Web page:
bellow, to determine the correct oxygen concentration in air. Equation 5 bellow should be
used with air with 100% relative humidity, and Equation 6 should be used for air with 0%
relative humidity.

Equation 5 (100% Relative Humidity): OS = (OS) * (P - p) / (760 - p)

where:

OS = Oxygen solubility at barometric pressure of interest
OS = Oxygen in saturation at one atmosphere (760 mmHg) at a given temperature
P = Barometric pressure of interest
p = Vapor pressure of water at the temperature of interest

Example 1:

The user wishes to calibrate a dissolved oxygen probe in air at an altitude of 3500 feet. The
temperature is 30C, and the relative humidity is 100%.

At an altitude of 3500 feet, the atmosphere pressure will usually be about 668 mmHg (Table
1 above). The sample temperature is 30 C, and the relative humidity is 100%. From
water vapor pressure tables, the water vapor pressure at 30 C is 31.8 mmHg. The oxygen
saturation level at 760 mmHg and 30 C is 7.54 ppm (Table 2 bellow). Substituting these
values in the above (equation 5) gives the following:

OS = (7.54) * (668 - 31.8) / (760 - 31.8) = 6.59 ppm

Example 2:

Assume the same conditions as in example 1, but with a relative humidity of 0%. In this
case, the value used for the oxygen saturation level would be 7.87 (Table 2 bellow), not
7.54. The calculation will change since there will be no water vapor pressure.

Equation 6 (0% Relative Humidity): OS = (OS) * (P) / (760 mmHg)

Substituting the above values into the equation yields the following:

OS = 7.87 * (668) / (760) = 6.92 ppm

Note: that the multiplier of (668) / (760) is actually the simplified correction factor listed in
Table 1 above for an altitude of 3500 feet (0.88). Table 3 bellow lists calibration values for
varying temperatures pressures at relative humidity levels of 100%.

Temperature
(Celsius)
DO (100% R.H.)
(ppm, mg/L)
DO (0% R.H.)
(ppm, mg/L)
0 14.6 14.66
1 14.19 14.26
2 13.81 13.89
3 13.44 13.53
4 13.09 13.18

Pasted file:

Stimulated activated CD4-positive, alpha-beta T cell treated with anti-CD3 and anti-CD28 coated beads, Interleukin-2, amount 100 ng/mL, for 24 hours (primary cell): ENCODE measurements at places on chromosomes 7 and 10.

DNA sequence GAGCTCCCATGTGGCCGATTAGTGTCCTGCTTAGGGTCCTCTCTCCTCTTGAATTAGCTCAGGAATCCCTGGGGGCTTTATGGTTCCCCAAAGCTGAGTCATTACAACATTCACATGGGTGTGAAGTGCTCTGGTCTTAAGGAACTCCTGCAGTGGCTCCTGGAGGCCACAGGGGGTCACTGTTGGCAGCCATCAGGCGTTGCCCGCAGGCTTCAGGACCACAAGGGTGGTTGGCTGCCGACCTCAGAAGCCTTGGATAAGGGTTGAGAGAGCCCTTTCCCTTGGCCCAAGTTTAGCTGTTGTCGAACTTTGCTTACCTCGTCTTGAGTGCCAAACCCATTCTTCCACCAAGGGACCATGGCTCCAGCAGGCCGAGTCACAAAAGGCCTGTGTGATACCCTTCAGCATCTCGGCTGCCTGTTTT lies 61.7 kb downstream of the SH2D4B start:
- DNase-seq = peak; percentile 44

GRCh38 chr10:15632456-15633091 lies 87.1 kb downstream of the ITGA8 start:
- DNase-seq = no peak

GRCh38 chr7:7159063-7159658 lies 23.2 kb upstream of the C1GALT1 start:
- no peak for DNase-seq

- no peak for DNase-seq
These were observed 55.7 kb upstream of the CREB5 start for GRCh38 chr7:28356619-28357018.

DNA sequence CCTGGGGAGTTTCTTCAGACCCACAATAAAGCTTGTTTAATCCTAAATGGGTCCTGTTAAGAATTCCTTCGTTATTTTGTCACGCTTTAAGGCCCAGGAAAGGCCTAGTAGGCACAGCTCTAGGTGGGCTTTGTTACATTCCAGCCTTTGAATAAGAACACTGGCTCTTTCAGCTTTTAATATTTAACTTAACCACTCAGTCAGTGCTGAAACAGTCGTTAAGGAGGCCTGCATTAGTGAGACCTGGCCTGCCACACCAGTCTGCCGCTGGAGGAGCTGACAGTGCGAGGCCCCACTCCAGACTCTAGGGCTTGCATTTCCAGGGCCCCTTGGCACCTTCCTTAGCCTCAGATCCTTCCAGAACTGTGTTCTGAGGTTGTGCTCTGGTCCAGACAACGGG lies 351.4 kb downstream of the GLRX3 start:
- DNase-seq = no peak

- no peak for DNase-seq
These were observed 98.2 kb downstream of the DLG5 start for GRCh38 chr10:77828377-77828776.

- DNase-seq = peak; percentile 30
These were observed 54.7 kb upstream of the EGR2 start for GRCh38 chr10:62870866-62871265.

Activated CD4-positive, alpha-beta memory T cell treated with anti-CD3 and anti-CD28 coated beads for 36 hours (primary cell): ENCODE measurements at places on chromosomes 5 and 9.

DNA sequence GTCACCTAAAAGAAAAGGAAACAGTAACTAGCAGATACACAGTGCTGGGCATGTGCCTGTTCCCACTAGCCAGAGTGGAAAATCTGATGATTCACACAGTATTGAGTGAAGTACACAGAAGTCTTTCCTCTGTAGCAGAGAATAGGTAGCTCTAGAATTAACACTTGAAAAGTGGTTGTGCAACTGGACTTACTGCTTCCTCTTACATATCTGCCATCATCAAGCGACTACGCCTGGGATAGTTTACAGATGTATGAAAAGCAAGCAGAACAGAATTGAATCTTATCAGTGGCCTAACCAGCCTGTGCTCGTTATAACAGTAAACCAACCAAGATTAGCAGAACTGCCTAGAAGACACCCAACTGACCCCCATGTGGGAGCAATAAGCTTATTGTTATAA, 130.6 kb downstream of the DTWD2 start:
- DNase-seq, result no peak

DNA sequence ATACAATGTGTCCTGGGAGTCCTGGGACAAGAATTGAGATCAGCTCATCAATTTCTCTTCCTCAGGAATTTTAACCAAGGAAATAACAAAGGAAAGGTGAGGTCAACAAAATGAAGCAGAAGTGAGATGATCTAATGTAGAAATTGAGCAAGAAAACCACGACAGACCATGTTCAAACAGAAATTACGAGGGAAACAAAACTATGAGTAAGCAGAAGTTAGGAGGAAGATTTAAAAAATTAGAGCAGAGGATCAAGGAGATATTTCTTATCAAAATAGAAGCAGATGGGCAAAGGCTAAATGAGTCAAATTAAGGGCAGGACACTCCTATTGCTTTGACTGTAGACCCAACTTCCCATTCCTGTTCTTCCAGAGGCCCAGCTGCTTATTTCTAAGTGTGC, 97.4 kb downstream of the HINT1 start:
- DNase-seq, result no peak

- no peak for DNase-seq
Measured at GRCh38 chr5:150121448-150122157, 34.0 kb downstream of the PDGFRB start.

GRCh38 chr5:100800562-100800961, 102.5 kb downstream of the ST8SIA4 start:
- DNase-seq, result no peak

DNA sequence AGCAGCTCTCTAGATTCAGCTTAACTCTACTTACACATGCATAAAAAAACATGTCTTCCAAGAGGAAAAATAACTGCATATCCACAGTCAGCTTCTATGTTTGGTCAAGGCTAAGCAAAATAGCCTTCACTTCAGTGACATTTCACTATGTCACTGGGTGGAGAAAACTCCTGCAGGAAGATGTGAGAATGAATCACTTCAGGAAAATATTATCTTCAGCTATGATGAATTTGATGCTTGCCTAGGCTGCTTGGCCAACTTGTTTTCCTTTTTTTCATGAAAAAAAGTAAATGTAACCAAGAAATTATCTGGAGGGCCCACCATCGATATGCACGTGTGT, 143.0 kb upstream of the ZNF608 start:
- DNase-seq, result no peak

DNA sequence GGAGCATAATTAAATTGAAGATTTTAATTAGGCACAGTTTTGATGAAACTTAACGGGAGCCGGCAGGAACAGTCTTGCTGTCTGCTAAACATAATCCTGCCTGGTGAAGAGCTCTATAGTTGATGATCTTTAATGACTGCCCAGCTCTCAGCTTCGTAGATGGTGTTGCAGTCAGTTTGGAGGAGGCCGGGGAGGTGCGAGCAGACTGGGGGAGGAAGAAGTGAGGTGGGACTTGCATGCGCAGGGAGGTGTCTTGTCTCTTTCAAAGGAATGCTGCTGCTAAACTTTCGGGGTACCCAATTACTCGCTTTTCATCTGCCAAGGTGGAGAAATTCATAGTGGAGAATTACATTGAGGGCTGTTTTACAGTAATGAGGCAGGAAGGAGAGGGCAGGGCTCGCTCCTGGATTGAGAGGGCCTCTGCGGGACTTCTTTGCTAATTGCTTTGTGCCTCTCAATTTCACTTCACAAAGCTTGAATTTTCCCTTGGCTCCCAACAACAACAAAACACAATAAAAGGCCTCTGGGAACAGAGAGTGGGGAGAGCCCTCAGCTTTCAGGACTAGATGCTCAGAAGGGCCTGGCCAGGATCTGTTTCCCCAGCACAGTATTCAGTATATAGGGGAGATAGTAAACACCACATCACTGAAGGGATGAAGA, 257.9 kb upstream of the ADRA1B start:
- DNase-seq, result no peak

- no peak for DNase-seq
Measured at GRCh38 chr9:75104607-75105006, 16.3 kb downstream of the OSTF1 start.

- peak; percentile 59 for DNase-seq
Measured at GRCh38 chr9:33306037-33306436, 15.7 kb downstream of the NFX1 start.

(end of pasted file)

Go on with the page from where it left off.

5 12.75 12.85
6 12.43 12.54
7 12.12 12.23
8 11.83 11.94
9 11.55 11.66
10 11.27 11.4
11 11.01 11.14
12 10.76 10.9
13 10.52 10.66
14 10.29 10.44
15 10.07 10.22
16 9.85 10.01
17 9.65 9.82
18 9.45 9.63
19 9.26 9.45
20 9.07 9.27
21 8.9 9.11
22 8.72 8.95
23 8.56 8.8
24 8.4 8.65
25 8.24 8.51
26 8.09 8.37
27 7.95 8.24
28 7.81 8.12
29 7.67 8
30 7.54 7.88
31 7.41 7.77
32 7.28 7.66
33 7.16 7.56
34 7.05 7.46
35 6.93 7.37
36 6.82 7.27
37 6.71 7.18
38 6.61 7.1
39 6.51 7.01
40 6.41 6.93
41 6.31 6.85
42 6.22 6.78
43 6.13 6.7
44 6.04 6.63
45 5.95 6.56
46 5.86 6.49
47 5.78 6.43
48 5.7 6.36
49 5.62 6.3
50 5.54 6.24

Table 2 above: Dissolved Oxygen Solubility vs. Temperature

Temperature
(Celsius)
790 775 760 745 730 715 700 685 670 665
0 15.2 14.9 14.6 14.3 14 13.7 13.4 13.2 12.9 12.6
1 14.8 14.5 14.2 13.9 13.6 13.3 13.1 12.8 12.5 12.2
2 14.4 14.1 13.8 13.5 13.3 13 12.7 12.4 12.2 11.9
3 14 13.7 13.4 13.2 12.9 12.6 12.4 12.1 11.8 11.6
4 13.6 13.4 13.1 12.8 12.6 12.3 12.1 11.8 11.5 11.3
5 13.3 13 12.8 12.5 12.2 12 11.7 11.5 11.2 11
6 12.9 12.7 12.4 12.2 11.9 11.7 11.4 11.2 10.9 10.7
7 12.6 12.4 12.1 11.9 11.6 11.4 11.2 10.9 10.7 10.4
8 12.3 12.1 11.8 11.6 11.4 11.1 10.9 10.7 10.4 10.2
9 12 11.8 11.6 11.3 11.1 10.9 10.6 10.4 10.2 9.94
10 11.7 11.5 11.3 11 10.8 10.6 10.4 10.1 9.92 9.69
11 11.5 11.2 11 10.8 10.6 10.4 10.1 9.91 9.69 9.47
12 11.2 11 10.8 10.5 10.3 10.1 9.9 9.68 9.47 9.25
13 10.9 10.7 10.5 10.3 10.1 9.89 9.68 9.47 9.26 9.04
14 10.7 10.5 10.3 10.1 9.88 9.67 9.46 9.26 9.05 8.85
15 10.5 10.3 10.1 9.87 9.67 9.46 9.26 9.06 8.86 8.65
16 10.3 10.1 9.85 9.65 9.45 9.26 9.06 8.86 8.66 8.46
17 10 9.84 9.65 9.46 9.26 9.07 8.87 8.68 8.48 8.29
18 9.83 9.64 9.45 9.26 9.07 8.88 8.69 8.5 8.31 8.12
19 9.63 9.45 9.26 9.07 8.89 8.7 8.51 8.33 8.14 7.95
20 9.44 9.25 9.07 8.89 8.7 8.52 8.34 8.15 7.97 7.79
21 9.26 9.08 8.9 8.72 8.54 8.36 8.18 8 7.82 7.64
22 9.07 8.9 8.72 8.54 8.37 8.19 8.01 7.84 7.66 7.48
23 8.91 8.73 8.56 8.39 8.21 8.04 7.86 7.69 7.52 7.34
24 8.74 8.57 8.4 8.23 8.06 7.89 7.72 7.55 7.38 7.2
25 8.58 8.41 8.24 8.07 7.9 7.74 7.57 7.4 7.23 7.06
26 8.42 8.26 8.09 7.92 7.76 7.59 7.43 7.26 7.1 6.93
27 8.28 8.11 7.95 7.79 7.62 7.46 7.3 7.14 6.97 6.81
28 8.13 7.97 7.81 7.65 7.49 7.33 7.17 7.01 6.85 6.69
29 7.99 7.83 7.67 7.51 7.35 7.2 7.04 6.88 6.72 6.57
30 7.85 7.7 7.54 7.38 7.23 7.07 6.92 6.76 6.61 6.45
31 7.72 7.56 7.41 7.26 7.1 6.95 6.8 6.64 6.49 6.34
32 7.58 7.43 7.28 7.13 6.98 6.83 6.68 6.53 6.38 6.22
33 7.46 7.31 7.16 7.01 6.86 6.71 6.57 6.42 6.27 6.12
34 7.34 7.2 7.05 6.9 6.76 6.61 6.46 6.32 6.17 6.02
35 7.22 7.07 6.93 6.79 6.64 6.5 6.35 6.21 6.06 5.92
36 7.11 6.96 6.82 6.68 6.53 6.39 6.25 6.11 5.96 5.82
37 6.99 6.85 6.71 6.57 6.43 6.29 6.15 6 5.86 5.72
38 6.89 6.75 6.61 6.47 6.33 6.19 6.05 5.91 5.77 5.63
39 6.79 6.65 6.51 6.37 6.23 6.1 5.96 5.82 5.68 5.54
40 6.68 6.55 6.41 6.27 6.14 6 5.86 5.73 5.59 5.45
41 6.58 6.44 6.31 6.18 6.04 5.91 5.77 5.64 5.5 5.3 7
42 6.49 6.35 6.22 6.09 5.95 5.82 5.69 5.55 5.42 5.28
43 6.39 6.26 6.13 6 5.87 5.73 5.6 5.47 5.34 5.2
44 6.3 6.17 6.04 5.91 5.78 5.65 5.52 5.39 5.25 5.12
45 6.21 6.08 5.95 5.82 5.69 5.56 5.43 5.3 5.17 5.04
46 6.12 5.99 5.86 5.73 5.6 5.47 5.35 5.22 5.09 4 .96
47 6.03 5.91 5.78 5.65 5.53 5.4 5.27 5.14 5.02 4.89
48 5.95 5.83 5.7 5.57 5.45 5.32 5.19 5.07 4.94 4.82
49 5.87 5.75 5.62 5.49 5.37 5.24 5.12 4.99 4.87 4.74
50 5.79 5.66 5.54 5.42 5.29 5.17 5.04 4.92 4.79 4.67

Table 3 above: Oxygen concentration (ppm) for varying pressures (mmHg)
and temperatures (degrees Celsius) at 100% relative humidity